The NSX has standard AcuraLink, which uses a global positioning satellite (GPS) receiver and a cellular system to remotely unlock your doors if you lock your keys in, help track down your vehicle if it’s stolen or send emergency personnel to the scene if any airbags deploy. The GT-R doesn’t offer a GPS response system, only a navigation computer with no live response for emergencies, so if you’re involved in an accident and you’re incapacitated help may not come as quickly.
Both the NSX and the GT-R have standard driver and passenger frontal airbags, front side-impact airbags, side-impact head airbags, front seatbelt pretensioners, four-wheel antilock brakes, all wheel drive, traction control, electronic stability systems to prevent skidding, daytime running lights, rearview cameras and available rear parking sensors.
The NSX comes with a full 4 year/50,000 mile basic warranty, which covers the entire car and includes 24 hour roadside assistance. The GT-R’s 3 year/36,000 mile basic warranty expires 1 year and 14,000 miles sooner.
Acura’s powertrain warranty covers the NSX 1 year and 10,000 miles longer than Nissan covers the GT-R. Any repair needed on the engine, transmission, axles, joints or driveshafts is fully covered for 6 years or 70,000 miles. Coverage on the GT-R ends after only 5 years or 60,000 miles.
J.D. Power and Associates’ 2015 survey of the owners of three-year-old vehicles provides the long-term dependability statistics that show that Acura vehicles are more reliable than Nissan vehicles. J.D. Power ranks Acura 11th in reliability, above the industry average. With 4 more problems per 100 vehicles, Nissan is ranked 12th.
The NSX’s 3.5 turbo V6 hybrid produces 28 more horsepower (573 vs. 545) and 13 lbs.-ft. more torque (476 vs. 463) than the GT-R’s standard 3.8 turbo V6.
On the EPA test cycle the NSX SMG gets better fuel mileage than the GT-R (21 city/22 hwy vs. 16 city/22 hwy).
Regenerative brakes improve the NSX’s fuel efficiency by converting inertia back into energy instead of wasting it. The GT-R doesn’t offer a regenerative braking system.
In heavy traffic or at stoplights the NSX’s engine automatically turns off when the vehicle is stopped, saving fuel and reducing pollution. The engine is automatically restarted when the driver gets ready to move again. (Start/Stop isn’t accounted in present EPA fuel mileage tests.) The GT-R doesn’t offer an automatic engine start/stop system.
The NSX has a standard cap-less fueling system. The fuel filler is automatically opened when the fuel nozzle is inserted and automatically closed when it’s removed. This eliminates the need to unscrew and replace the cap and it reduces fuel evaporation, which causes pollution. The GT-R doesn’t offer a cap-less fueling system.
The NSX offers optional heat-treated ceramic brake rotors, which last ten to twenty times as long as conventional cast iron rotors, don’t rust, don’t fade during repeated high speed braking, and their lighter weight contribute to better braking, handling and acceleration. The GT-R doesn’t offer ceramic brake rotors.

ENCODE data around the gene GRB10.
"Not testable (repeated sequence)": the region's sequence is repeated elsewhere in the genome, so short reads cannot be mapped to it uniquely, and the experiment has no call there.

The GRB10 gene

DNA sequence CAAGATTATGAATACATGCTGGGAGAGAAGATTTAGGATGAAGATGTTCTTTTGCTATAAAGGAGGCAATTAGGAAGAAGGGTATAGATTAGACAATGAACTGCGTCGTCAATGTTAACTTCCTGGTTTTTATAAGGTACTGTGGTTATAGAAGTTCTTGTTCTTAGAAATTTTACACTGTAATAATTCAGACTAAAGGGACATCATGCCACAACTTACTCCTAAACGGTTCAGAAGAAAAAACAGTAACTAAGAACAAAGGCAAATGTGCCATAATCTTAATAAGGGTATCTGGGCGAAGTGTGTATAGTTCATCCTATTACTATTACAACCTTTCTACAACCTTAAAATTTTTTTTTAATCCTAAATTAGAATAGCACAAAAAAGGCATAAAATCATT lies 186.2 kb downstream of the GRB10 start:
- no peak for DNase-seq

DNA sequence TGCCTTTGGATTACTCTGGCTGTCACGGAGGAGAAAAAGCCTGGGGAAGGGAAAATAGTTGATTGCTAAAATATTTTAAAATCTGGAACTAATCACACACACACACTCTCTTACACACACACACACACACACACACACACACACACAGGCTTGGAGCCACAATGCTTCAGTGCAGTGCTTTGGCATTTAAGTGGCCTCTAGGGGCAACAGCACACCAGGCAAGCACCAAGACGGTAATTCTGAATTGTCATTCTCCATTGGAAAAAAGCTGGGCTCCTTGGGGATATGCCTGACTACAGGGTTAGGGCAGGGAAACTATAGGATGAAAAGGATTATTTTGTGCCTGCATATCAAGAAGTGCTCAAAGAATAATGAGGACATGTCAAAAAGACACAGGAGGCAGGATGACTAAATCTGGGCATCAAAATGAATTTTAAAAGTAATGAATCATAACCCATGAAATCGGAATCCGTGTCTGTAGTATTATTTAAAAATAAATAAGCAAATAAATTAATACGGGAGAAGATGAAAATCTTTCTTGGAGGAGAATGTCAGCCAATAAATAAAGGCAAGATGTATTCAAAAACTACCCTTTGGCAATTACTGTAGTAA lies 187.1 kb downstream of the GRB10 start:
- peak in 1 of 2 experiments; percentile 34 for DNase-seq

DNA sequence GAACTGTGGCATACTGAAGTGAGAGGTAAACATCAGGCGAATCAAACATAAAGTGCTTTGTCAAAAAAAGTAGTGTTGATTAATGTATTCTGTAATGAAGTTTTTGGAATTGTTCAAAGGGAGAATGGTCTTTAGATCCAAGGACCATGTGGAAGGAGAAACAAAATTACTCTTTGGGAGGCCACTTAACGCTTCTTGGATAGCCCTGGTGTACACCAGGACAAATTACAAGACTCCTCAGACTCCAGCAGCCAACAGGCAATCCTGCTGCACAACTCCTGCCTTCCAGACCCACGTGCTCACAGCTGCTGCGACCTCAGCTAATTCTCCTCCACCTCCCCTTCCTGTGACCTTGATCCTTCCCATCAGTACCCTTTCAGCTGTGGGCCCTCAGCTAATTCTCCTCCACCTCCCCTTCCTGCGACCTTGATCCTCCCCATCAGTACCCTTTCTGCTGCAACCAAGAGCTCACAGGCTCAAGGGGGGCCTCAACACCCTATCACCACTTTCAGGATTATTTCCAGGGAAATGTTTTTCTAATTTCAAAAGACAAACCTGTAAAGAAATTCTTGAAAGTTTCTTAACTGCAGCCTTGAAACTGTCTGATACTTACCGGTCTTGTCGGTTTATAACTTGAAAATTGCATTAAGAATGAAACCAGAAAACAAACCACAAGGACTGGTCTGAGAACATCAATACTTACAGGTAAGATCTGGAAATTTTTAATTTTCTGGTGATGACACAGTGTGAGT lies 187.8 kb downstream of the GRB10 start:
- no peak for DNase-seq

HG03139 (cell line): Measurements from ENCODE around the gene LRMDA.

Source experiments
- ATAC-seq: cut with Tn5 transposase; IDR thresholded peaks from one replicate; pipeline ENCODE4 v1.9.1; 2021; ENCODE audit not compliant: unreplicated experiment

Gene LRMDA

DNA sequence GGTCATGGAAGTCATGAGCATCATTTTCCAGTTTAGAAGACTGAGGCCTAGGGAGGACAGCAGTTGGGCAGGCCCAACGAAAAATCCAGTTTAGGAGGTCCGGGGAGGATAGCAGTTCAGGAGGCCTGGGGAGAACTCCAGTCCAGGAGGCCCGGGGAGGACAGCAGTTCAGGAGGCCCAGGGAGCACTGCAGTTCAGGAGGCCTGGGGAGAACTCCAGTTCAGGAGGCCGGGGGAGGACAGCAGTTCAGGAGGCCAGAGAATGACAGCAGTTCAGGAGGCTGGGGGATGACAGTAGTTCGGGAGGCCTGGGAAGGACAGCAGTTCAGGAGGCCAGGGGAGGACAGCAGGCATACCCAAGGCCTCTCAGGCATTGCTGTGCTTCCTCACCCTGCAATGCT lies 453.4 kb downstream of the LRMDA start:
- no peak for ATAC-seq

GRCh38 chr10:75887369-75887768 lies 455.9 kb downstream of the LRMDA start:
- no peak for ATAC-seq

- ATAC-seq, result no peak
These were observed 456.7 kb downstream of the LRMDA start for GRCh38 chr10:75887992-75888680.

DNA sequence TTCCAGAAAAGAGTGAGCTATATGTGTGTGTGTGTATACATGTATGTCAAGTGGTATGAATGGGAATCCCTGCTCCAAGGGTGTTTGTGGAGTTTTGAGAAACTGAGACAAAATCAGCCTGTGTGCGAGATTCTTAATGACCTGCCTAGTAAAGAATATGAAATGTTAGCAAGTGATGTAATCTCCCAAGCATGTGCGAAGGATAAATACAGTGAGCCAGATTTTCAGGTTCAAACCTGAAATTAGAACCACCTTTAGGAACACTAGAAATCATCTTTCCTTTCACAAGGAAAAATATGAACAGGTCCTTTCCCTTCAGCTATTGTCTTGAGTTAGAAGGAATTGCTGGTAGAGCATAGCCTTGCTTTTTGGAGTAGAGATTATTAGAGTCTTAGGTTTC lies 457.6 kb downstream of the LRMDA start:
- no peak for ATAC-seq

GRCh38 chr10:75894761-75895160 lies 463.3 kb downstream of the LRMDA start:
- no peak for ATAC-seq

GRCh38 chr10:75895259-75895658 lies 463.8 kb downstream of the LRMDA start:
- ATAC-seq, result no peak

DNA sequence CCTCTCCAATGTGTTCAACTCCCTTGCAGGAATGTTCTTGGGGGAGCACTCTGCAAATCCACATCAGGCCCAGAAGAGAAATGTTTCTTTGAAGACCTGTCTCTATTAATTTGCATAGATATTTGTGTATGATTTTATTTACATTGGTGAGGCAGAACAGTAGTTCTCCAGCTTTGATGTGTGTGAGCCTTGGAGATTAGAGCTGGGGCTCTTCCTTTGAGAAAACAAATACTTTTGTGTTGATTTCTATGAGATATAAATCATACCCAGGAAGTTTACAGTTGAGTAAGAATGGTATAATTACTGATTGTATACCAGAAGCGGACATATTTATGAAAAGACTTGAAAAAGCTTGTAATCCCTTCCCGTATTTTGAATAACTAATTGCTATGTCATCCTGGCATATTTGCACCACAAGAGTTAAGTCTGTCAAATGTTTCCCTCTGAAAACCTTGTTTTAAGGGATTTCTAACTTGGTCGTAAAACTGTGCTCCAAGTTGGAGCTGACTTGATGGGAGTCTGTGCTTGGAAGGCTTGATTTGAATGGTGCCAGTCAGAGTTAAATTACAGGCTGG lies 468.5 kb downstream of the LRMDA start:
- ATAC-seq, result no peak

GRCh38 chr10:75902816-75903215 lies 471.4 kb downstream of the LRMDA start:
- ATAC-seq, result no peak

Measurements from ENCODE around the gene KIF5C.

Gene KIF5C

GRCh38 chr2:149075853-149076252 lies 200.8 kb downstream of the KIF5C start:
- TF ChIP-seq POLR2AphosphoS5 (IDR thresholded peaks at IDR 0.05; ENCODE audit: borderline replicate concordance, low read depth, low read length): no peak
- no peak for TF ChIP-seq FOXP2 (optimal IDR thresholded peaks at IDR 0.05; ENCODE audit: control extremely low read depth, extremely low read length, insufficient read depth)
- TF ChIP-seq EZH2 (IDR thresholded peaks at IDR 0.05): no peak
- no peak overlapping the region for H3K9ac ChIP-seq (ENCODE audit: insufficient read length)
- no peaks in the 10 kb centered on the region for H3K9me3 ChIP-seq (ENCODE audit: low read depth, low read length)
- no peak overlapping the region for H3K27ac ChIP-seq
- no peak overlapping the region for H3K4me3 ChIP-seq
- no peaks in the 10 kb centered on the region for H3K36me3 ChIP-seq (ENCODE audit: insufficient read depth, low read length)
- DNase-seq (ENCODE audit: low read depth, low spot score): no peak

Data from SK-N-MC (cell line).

For better traction and acceleration, the NSX has larger rear tires than the GT-R (305/30R20 vs. 285/35R20).
The NSX’s 245/35R19 front and 305/30R20 rear tires provide better handling because they have a lower 35 series front and 30 series rear profile (height to width ratio) that provides a stiffer sidewall than the GT-R’s standard 40 series front and 35 series rear tires.
The NSX has a standard easy tire fill system. When inflating the tires, the vehicle’s integrated tire pressure sensors keep track of the pressure as the tires fill and tell the driver when the tires are inflated to the proper pressure. The GT-R doesn’t offer vehicle monitored tire inflation.
For better handling and stability, the track (width between the wheels) on the NSX is 2.6 inches wider in the front and .7 inches wider in the rear than on the GT-R.
The NSX is 7.8 inches shorter than the GT-R, making the NSX easier to handle, maneuver and park in tight spaces.
The NSX has .2 inches more front headroom and 3.3 inches more front shoulder room than the GT-R.
When two different drivers share the NSX, the optional memory seats and mirrors make it convenient for both. Each setting activates different, customized memories for the driver’s seat position and outside mirror angle. The GT-R doesn’t offer a memory system.
While driving with high beams on, sensitive light sensors standard on the NSX detect other vehicles which could be blinded and automatically switch to low beams. The GT-R doesn’t offer automatic dimming high beams.
The NSX’s power mirror controls are mounted on the armrest for easy access. The GT-R’s power mirror controls are on the dash, hidden behind the steering wheel, where they are awkward to manipulate.
When the NSX is put in reverse, both rearview mirrors tilt from their original position. This gives the driver a better view of the curb during parallel parking maneuvers. Shifting out of reverse puts the mirrors into their original positions. The GT-R’s mirrors don’t automatically adjust for backing.
Standard AcuraLink for the NSX allows the driver and passengers access to select programs on their smartphones, including reading text messages aloud, playing internet radio stations and other connected activities without taking their eyes off the road or their hands from the wheel. The GT-R doesn’t offer factory integrated smartphone program access.
The Acura NSX outsold the Nissan GT-R by almost three to one during 2015.